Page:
Dna isolation

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Step 1- Isolate DNA out of the cell

Step 2 - Centrifuge down the fragments at low rpm

Step 3 - Separate DNA from proteins and lipids by adding equal volume of phenol/chloroform

Step 4 - Concentrate DNA using 2 volumes of ethanol

Step 5 - Confirm DNA purity - A260/A280 > 1.8 indicates pure DNA[1].

DNA is extracted from cells by lysis. The different types of lysis include:

  1. Biological methods such as using lytic enzymes.
  2. Physical methods such as using freeze-thaw and osmotic pressure to burst the cells.
  3. Mechanical methods such as grinding or shearing.

Grinding methods include using a pestle and mortar, primarily used for plant cells, using a bead mill for tough samples or vortexing.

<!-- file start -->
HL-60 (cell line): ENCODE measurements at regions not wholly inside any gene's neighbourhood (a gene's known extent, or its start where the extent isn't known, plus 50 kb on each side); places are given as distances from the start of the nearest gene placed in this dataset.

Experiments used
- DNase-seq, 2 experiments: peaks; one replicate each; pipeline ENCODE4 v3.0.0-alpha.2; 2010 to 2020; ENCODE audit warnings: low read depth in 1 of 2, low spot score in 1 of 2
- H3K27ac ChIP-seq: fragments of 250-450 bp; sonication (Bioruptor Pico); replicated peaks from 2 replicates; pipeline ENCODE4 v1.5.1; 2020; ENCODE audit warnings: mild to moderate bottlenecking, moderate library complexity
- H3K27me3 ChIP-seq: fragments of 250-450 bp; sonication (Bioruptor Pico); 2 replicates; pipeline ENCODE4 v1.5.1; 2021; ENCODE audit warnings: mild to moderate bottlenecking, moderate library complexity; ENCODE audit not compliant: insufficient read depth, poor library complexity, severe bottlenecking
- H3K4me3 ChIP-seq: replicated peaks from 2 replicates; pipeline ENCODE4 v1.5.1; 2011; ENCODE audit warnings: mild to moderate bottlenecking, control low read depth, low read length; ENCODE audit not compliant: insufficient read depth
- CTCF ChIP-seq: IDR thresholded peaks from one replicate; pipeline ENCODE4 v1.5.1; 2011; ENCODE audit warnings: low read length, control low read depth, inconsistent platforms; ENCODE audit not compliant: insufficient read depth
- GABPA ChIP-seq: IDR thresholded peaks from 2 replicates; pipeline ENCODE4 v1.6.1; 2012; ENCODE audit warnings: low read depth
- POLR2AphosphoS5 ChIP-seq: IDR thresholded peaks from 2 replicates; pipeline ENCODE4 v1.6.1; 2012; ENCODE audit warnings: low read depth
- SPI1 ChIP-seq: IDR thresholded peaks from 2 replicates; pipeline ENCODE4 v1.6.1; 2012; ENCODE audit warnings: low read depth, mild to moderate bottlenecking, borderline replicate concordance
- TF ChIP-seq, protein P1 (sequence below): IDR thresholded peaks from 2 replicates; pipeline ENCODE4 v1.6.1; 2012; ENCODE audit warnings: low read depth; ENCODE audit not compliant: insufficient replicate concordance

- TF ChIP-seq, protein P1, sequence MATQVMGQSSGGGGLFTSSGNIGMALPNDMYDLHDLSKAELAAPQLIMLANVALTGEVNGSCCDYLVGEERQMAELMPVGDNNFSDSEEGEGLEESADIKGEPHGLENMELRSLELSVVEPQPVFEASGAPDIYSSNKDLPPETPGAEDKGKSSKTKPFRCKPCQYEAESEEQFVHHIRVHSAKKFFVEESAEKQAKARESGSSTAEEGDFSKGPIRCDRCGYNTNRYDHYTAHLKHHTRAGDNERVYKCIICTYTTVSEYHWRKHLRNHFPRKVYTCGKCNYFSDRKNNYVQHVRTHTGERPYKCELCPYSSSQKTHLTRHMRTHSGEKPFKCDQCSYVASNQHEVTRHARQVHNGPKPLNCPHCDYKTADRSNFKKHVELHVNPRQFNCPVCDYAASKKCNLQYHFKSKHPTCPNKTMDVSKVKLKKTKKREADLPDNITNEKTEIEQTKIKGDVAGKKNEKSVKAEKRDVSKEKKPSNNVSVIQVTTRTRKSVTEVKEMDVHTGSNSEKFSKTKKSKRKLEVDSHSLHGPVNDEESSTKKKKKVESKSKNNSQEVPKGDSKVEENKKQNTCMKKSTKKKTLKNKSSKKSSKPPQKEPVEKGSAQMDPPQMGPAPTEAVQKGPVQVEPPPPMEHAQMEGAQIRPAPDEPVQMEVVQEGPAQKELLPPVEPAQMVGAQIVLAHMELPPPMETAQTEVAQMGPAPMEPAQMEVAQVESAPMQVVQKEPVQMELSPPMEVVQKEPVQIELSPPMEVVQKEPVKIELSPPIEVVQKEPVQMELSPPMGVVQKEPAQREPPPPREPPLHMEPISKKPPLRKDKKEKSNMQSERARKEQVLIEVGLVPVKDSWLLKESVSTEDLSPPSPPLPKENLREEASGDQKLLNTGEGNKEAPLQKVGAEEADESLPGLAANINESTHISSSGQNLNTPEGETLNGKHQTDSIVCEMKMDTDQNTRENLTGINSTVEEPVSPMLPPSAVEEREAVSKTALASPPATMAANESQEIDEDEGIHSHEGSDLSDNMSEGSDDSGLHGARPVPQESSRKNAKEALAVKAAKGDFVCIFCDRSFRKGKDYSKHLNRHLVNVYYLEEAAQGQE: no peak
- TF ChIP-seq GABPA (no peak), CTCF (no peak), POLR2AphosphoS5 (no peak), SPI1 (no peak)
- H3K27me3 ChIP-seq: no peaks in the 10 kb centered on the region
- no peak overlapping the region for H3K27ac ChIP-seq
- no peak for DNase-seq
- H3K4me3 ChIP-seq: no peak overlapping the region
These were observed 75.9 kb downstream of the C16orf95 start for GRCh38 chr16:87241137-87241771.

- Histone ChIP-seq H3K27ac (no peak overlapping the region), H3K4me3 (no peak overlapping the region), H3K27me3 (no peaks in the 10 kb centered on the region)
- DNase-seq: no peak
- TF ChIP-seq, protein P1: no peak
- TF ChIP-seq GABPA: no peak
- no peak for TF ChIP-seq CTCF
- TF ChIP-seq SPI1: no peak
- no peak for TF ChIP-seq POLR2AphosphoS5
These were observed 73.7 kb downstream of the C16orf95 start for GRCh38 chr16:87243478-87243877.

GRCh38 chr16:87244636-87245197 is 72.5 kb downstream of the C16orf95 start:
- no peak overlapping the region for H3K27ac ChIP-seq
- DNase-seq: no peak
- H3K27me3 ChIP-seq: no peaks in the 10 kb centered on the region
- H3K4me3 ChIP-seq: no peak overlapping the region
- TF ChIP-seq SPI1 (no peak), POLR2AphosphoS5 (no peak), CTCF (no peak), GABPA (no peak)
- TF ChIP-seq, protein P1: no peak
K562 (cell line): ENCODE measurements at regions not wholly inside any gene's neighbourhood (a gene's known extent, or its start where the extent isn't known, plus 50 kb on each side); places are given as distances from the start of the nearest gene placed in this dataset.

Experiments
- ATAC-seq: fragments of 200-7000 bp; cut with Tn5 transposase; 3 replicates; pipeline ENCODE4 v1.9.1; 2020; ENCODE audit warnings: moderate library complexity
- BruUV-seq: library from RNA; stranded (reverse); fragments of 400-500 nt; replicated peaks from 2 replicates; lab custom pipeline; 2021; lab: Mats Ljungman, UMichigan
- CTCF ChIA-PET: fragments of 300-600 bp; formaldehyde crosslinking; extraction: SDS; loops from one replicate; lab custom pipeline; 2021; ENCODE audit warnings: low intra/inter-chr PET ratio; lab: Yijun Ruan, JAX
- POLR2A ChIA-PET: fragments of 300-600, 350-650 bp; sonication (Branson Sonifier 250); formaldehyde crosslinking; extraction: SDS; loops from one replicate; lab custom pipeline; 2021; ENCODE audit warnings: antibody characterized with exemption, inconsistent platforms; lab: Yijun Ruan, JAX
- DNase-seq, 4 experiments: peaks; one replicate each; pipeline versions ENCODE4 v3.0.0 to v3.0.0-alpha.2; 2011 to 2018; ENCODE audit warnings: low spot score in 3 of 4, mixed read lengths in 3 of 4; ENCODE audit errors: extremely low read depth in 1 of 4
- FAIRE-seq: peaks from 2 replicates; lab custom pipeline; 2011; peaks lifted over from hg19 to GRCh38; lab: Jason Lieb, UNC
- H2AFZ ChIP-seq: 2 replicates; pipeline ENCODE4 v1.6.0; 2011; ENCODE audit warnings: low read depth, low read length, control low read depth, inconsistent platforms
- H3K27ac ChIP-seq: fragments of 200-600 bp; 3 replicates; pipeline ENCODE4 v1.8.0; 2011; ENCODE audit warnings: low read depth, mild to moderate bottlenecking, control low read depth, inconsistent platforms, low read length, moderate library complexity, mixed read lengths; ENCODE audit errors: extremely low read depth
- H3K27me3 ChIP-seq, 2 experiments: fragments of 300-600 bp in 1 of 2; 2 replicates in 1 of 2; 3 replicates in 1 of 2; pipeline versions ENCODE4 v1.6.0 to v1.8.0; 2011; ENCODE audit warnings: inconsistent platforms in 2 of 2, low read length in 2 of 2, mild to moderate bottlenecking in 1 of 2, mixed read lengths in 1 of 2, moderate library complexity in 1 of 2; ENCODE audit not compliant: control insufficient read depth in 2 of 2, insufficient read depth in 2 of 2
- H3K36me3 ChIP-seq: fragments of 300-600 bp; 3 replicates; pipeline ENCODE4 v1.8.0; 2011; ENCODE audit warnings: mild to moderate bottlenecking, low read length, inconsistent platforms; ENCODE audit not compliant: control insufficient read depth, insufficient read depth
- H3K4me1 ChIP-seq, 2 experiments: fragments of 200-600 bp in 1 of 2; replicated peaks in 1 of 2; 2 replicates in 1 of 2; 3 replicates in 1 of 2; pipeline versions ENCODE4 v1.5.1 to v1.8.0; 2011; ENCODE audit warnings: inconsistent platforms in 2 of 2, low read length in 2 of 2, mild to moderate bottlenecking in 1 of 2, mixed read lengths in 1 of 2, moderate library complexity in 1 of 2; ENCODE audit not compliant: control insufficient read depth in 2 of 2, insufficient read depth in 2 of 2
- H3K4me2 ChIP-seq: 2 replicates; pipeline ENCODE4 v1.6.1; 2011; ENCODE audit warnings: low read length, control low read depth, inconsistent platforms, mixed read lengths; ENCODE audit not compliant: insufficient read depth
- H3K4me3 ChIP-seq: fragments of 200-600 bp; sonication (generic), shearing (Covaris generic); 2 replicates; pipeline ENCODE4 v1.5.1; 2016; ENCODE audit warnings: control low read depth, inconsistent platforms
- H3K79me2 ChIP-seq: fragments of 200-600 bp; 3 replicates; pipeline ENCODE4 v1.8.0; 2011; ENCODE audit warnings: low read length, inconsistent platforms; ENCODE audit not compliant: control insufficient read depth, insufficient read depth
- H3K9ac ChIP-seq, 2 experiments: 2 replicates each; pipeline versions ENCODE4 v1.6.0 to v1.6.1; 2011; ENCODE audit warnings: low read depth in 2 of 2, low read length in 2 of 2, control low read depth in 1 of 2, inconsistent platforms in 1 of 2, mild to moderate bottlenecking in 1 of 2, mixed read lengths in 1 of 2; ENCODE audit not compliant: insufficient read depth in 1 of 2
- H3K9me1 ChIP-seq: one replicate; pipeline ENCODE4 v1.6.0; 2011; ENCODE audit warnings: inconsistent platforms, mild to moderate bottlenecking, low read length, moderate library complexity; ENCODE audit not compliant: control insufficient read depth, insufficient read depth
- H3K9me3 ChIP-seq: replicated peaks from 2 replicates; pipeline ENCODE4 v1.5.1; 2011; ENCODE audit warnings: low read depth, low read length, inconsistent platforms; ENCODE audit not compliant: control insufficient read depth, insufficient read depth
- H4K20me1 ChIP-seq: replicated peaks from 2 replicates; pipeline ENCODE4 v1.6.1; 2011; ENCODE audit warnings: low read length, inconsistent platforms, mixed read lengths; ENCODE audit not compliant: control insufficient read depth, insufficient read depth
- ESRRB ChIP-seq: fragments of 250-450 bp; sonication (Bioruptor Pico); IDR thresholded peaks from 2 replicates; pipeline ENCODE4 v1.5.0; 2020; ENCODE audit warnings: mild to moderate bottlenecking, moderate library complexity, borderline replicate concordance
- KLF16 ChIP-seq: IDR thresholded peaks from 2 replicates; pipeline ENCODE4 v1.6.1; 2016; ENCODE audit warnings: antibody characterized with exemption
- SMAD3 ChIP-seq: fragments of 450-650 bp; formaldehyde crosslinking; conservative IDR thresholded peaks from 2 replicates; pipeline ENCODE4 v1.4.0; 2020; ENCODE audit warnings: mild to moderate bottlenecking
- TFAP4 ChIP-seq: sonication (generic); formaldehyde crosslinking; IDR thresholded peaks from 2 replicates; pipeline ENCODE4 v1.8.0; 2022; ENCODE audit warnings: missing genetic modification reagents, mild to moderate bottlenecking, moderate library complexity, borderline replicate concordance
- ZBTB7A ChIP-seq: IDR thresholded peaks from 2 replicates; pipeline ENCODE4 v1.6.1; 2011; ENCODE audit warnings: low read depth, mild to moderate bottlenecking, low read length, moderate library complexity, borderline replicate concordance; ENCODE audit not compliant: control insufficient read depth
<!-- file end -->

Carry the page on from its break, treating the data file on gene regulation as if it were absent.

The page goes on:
Shearing methods include using a homogeniser, a rotor-stator or syringe needle.

DNA may be purified by adding phenol-chloroform mixture or via a commercial kit which is a lot easier and quicker. Commercial methods are preferred due to accuracy and ease of reproducing experiments[2]. The DNA retrieved via these kits is also usually purer than when Phenol-Chloroform is used. The kits are also not hazardous, unlike the Phenol-Chloroform version.

References

  1. Principles and techniques of biochemistry and molecular biology, 7th Edition Wilson K, Walker J Cambridge University Press, 2009
  2. K. Smith, M. A. Diggle, S. C. Clarke (2003) Bacteriology Issue 41, Volume 6, Pages 2440-2443 DOI:10.1128/JCM.41.6.2440-2443.2003 https://jcm.asm.org/content/41/6/2440
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